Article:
• Scott says:

      Ironically, I just posted my postscript saying everybody thinks I’m wrong about this as Matthew posted his comment kind of agreeing… Oh, the irony…

      • Scott, I wonder if the amount of criticism you’ve received regarding Reinventing Comics, etc., has made you too hasty to back down and say that everyone disagrees with you.

        That may not be the case, of course – as you are certainly continuing to discuss and expound on your ideas. I just wonder if it helps to undercut yourself at the outset by saying that “everyone disagrees with you?” And in what ways that might be limiting you?

        In the interview you did for “The Sound of Young America” podcast, there was a part where I got the feeling you were really beaten up about some of the Reinventing Comics ideas, and that you were reluctant to assume the “radical, revolutionary” position. It’s a tough spot to be in, for sure, but I’d be really upset if a bunch of naysayers convinced you to stifle yourself in any way. Again, maybe you aren’t. But I’ve gotten this impression several times from you, and I don’t think you need it.

        Two metacents, from a fellow new-idea enthusiast.

    • Vnend says:

      Matthew,
      No, we do not look first at the eyes. We take in the face as a whole. See the chapter on facial expressions in “Making Comics” for why.

      Scott, I know at least one of the web comics I follow maintains the portrait format for the simple reason that the pages are later collected and published. Reformatting, or requiring a custom printing format, both add significantly to cost (either labor at the artists end to re-format or in cost to publish).

      And comic strips, at least, are in ‘landscape’ mode. So we have a mix.

      • Matthew Marcus says:

        I didn’t say we look at the eyes first. I said you could argue they are the most distinguishing characteristic. And again. It’s irrelevant.

  6. Matthew Marcus says:

    pardon my typos: “are” should be “our.” Can we get a delete function for our own posts? :)

  7. Laura says:

    Apparently, this Kindle auto-rotates the screen, specifically to accommodate wide views or side-by-side pages. See: http://www.engadget.com/2009/05/06/live-from-amazons-kindle-event-in-nyc/

    • Scott says:

      Cool!

      Again, I should stress that the device put the thought into my head but wasn’t really a direct target of the rant. Obviously some serious thought went into the design.

      Bottom line is just that I wonder in what subtle ways it’ll reinforce that “shape of print” assumption out there and lead to less enlightened designs in the future.

      • Laura says:

        I can dig it! And I agree with your point. There’s no reason a completely digital device has to imitate the limited format of a printed book, but here we are.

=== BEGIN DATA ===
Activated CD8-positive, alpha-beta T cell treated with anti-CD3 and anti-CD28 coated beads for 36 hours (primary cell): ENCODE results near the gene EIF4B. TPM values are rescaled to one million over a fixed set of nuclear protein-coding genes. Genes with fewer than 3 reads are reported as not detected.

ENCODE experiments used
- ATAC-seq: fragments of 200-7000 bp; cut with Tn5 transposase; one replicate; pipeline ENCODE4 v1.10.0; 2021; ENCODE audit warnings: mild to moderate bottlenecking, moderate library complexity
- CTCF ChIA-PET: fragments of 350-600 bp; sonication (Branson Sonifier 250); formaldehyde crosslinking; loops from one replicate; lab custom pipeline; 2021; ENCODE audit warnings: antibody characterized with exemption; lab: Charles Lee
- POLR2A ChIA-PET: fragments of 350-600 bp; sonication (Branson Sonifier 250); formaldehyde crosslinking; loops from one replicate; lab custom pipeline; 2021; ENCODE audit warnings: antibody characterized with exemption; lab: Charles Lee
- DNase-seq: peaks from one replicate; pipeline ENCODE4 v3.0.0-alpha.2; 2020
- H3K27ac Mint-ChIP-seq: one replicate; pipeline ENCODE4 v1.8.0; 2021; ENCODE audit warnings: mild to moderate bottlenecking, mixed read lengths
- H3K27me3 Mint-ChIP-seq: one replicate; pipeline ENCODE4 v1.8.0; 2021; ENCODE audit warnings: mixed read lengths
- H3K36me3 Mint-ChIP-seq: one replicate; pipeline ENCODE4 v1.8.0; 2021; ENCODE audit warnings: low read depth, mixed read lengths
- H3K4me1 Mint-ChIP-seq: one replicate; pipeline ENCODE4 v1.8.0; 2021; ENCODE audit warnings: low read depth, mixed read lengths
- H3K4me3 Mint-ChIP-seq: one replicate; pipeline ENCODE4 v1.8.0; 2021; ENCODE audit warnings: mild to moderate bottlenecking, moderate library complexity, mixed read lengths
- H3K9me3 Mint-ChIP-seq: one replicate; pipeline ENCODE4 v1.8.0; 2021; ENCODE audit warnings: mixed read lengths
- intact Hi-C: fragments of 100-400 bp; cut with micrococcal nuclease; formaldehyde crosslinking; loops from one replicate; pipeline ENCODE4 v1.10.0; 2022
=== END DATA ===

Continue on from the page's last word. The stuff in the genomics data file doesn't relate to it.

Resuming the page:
(As a side note, personally I’m a two-columner…whenever I’m taking notes or making lists on a tall/skinny page, I tend to divide it into two and work horizontally — if that makes sense.)

      • Rivkah says:

        Except that a common rule in book design is that a line of text should never exceed 85 characters (or fall below 65) because any longer, and the eye has difficulty jumping to the next line, either skipping lines or going back and rereading the line it just read. Apparently our eyes can only travel so far before they get lost on a page of solid text.

        As for how this applies to comics and other media: I’ve tried drawing comics in a horizontal format and found that the natural shape of the human body (which is vertical, not horizontal) doesn’t fit very naturally into that space and that it’s more difficult to lay out panels on the page because they feel squished into a smaller space because of so little overhead. When I DO manage to get them laid out well, they nearly always end up in a format where there’s a series of panels on the left of the page and then a larger, open panel on the right (or vise versa), essentially creating two vertical pages contained on a single horizontal page. Like a spread.

        There are times I actually wish my monitor were vertical rather than horizontal. All the wasted space to the left and right of the monitor will never cease to annoy me, and having had an LCD monitor once that actually rotated and could stand vertical … I even more intensely dislike the format.

        Movies being horizontal make sense because if you have a theatre, you can fit more people into a theatre that is wider than it is tall, can’t you? And televisions because a horizontal television with a wide base is more stable than a vertical television with a narrow base, plus it mimics the format of movie media.

        The reason comics (IMHO) are better expressed vertical is because it offers a more dynamic page: You can have a nice tall page by only using the entire page, or you can create a series of horizontal panels by breaking it up. But by using a horizontal page, you severely limit the amount of height and create an excessive amount of length if you try to break it up into panels, especially panels stacked on top of each other. Seems like it would create an awful lot of white space to me.